For years, the open-borders lobby has applauded efforts by successive administrations to selectively ignore whatever parts of the Immigration and Nationality Act (INA) might offend favored political constituencies. What’s worse, they treated each decision to let a group of immigration violators off-the-hook as though it were an irreversible constitutional mandate, never to be undone by any successive administration.
Meanwhile, most Americans viewed these rule-bending policies as an immigration disaster waiting to happen. And they were right, as tragic events ranging from the September 11, 2001 attacks to the Unaccompanied Alien Children crisis have consistently proven. So, fed up with a lack of meaningful immigration enforcement, American voters elected Donald Trump to hit the so-called “reset button.” And that has irked the elitist open-borders contingent.
Witness The Atlantic’s recently published an article titled, “How Trump Radicalized ICE”. It claims that, “Under the current administration, many of the formal restraints on ICE have been removed,” allowing the Trump administration to turn U.S. Immigration and Customs Enforcement into a highly-efficient federal law enforcement agency focused on deporting illegal aliens and other immigration law-breakers. According to The Atlantic this is radical.
Except that The Atlantic has gotten it completely backward. None of what it decries as “formal restraints on ICE” were ever anything but informal policies. And, far from “radicalizing” ICE, President Trump is simply allowing the agency to perform its assigned tasks, as they were prescribed by Congress.
So, what purports to be an exposé on the misuse of ICE by President Trump turns out to be nothing more than an incoherent rant. And, to support its wobbly argument, The Atlantic relies on all sorts of outlandish claims and outrageous assertions. Here are just a few of the more egregious examples:
- “No one, as a child, dreams of growing up to deport undocumented immigrants.” – This overly broad statement is clearly intended to portray ICE as some sort of “Land-of-the-Misfit-Toys” staffed by officers who set out to become FBI agents but couldn’t make the cut. But, this type of oversimplification only holds water if you believe that deportation is inherently immoral. Most folks working for ICE believe that deportation is not only moral, but that it is an entirely appropriate response to foreigners who enter the U.S. without authorization.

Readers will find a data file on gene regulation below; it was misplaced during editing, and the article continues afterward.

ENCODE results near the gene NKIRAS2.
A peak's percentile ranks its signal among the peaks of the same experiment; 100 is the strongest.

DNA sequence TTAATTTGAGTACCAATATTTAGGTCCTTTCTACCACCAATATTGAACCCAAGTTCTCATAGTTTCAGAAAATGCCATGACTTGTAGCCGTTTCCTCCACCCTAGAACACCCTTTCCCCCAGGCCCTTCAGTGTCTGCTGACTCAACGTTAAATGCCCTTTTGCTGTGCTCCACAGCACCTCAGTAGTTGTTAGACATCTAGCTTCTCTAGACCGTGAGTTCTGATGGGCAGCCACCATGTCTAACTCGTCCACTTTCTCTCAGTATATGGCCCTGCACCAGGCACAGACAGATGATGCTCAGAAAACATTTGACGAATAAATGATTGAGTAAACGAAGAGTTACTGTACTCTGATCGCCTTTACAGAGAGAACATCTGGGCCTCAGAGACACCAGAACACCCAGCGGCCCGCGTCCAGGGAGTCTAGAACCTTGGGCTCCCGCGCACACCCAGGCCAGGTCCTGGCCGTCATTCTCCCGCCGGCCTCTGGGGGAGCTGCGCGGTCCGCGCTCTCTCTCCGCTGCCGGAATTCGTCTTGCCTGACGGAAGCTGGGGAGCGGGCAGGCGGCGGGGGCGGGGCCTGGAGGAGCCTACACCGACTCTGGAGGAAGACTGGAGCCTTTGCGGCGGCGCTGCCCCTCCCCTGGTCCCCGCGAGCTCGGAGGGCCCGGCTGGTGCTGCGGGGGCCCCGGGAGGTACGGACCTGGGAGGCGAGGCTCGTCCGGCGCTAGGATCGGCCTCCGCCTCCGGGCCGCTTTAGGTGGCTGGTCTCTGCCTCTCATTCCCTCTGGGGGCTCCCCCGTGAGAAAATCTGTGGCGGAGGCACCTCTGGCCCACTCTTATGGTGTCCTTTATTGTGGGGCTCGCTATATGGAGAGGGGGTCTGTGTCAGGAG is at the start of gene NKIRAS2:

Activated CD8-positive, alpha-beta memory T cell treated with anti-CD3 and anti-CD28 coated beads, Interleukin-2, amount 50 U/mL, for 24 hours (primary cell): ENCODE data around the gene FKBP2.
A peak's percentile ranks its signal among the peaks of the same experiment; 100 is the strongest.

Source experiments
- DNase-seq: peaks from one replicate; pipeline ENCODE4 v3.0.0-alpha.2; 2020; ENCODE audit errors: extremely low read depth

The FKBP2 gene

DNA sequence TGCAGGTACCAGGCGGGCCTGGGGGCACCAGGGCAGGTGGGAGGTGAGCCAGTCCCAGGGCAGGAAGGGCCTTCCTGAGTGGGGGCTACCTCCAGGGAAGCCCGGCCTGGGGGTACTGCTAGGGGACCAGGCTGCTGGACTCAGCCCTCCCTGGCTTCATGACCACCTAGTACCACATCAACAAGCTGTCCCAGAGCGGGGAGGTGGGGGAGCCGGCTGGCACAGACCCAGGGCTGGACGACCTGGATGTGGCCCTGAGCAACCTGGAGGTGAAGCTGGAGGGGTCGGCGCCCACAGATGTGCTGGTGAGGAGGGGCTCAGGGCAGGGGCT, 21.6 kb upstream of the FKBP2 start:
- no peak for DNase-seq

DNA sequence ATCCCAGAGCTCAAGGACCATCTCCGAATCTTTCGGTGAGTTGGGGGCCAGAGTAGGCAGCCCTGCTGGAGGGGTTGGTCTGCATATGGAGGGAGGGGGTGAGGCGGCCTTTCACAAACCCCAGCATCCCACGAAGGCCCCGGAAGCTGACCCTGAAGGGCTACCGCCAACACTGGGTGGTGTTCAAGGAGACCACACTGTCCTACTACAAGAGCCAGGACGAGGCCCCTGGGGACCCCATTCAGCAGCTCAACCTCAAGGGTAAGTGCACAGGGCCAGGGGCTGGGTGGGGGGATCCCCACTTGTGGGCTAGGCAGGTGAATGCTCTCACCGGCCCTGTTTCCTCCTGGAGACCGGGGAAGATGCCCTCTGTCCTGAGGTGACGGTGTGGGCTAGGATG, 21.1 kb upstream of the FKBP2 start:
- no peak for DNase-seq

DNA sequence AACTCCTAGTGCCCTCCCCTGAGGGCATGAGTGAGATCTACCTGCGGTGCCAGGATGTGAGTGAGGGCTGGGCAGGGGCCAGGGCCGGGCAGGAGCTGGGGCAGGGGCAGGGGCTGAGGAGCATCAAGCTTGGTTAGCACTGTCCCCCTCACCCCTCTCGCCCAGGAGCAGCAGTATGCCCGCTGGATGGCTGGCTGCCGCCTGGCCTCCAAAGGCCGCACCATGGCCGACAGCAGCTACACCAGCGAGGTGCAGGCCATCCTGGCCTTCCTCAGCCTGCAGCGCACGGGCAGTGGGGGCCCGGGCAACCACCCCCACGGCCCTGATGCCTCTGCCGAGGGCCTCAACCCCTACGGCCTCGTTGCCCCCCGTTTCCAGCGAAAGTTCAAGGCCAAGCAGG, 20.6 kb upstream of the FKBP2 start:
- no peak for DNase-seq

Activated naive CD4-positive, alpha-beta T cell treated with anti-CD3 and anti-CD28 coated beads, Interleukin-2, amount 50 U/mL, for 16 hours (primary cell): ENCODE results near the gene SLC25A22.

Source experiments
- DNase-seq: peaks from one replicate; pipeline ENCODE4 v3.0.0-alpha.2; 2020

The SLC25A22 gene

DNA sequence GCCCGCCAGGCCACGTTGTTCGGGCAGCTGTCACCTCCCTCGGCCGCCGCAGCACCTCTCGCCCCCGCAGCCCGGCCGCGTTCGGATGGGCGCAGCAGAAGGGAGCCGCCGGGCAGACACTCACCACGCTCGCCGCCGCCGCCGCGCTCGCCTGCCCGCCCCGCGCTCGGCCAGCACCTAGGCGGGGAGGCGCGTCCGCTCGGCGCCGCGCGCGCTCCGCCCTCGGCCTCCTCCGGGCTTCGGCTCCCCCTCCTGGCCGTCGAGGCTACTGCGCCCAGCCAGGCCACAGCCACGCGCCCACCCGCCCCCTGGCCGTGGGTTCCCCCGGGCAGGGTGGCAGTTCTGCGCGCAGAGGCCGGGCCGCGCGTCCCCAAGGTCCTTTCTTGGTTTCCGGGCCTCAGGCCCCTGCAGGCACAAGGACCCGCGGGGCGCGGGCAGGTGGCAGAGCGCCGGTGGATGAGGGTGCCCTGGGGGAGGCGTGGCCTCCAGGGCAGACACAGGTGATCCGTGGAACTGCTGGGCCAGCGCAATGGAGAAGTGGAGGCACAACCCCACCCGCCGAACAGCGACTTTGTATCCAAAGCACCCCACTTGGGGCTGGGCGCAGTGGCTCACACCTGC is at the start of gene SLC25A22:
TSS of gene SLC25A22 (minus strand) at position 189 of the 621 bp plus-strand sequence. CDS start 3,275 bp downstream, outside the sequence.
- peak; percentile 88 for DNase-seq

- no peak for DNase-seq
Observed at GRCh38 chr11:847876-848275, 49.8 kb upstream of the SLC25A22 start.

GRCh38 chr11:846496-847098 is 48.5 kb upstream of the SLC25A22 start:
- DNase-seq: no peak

- Deportation Officers can’t execute search warrants. – The Atlantic clearly wants its readers to believe that Deportation Officers are a lesser species of federal law enforcement officer who can’t execute search warrants. However, 8 Code of Federal Regulations § 287.5(e) specifically states that Deportation Officers are “authorized and designated” to execute search warrants.
- “ICE has numeric goals, and it goes to great lengths to achieve them. – The Atlantic claims that ICE sets “a daily goal for the number of human beings it will deprive of liberty.” This is wildly misleading. The Department of Homeland Security Appropriations Act of 2016 required ICE to have 34,000 detention slots available for potential deportees, through September 16, 2016. However, Congress never required ICE to keep those beds filled. However, for quite some time now, ICE has regularly arrested more people that it can detain – releasing those who pose no threat to the community, and little flight risk, on bond.
Near the end, The Atlantic attempts to inject a false measure of objectivity into its ICE smear piece, noting that “Fears of ICE can be exaggerated by word of mouth or compounded by hyperbolic news reports…” Ironically, it doesn’t seem to notice that its own piece is, in fact, one of those fear-mongering, over-the-top news reports.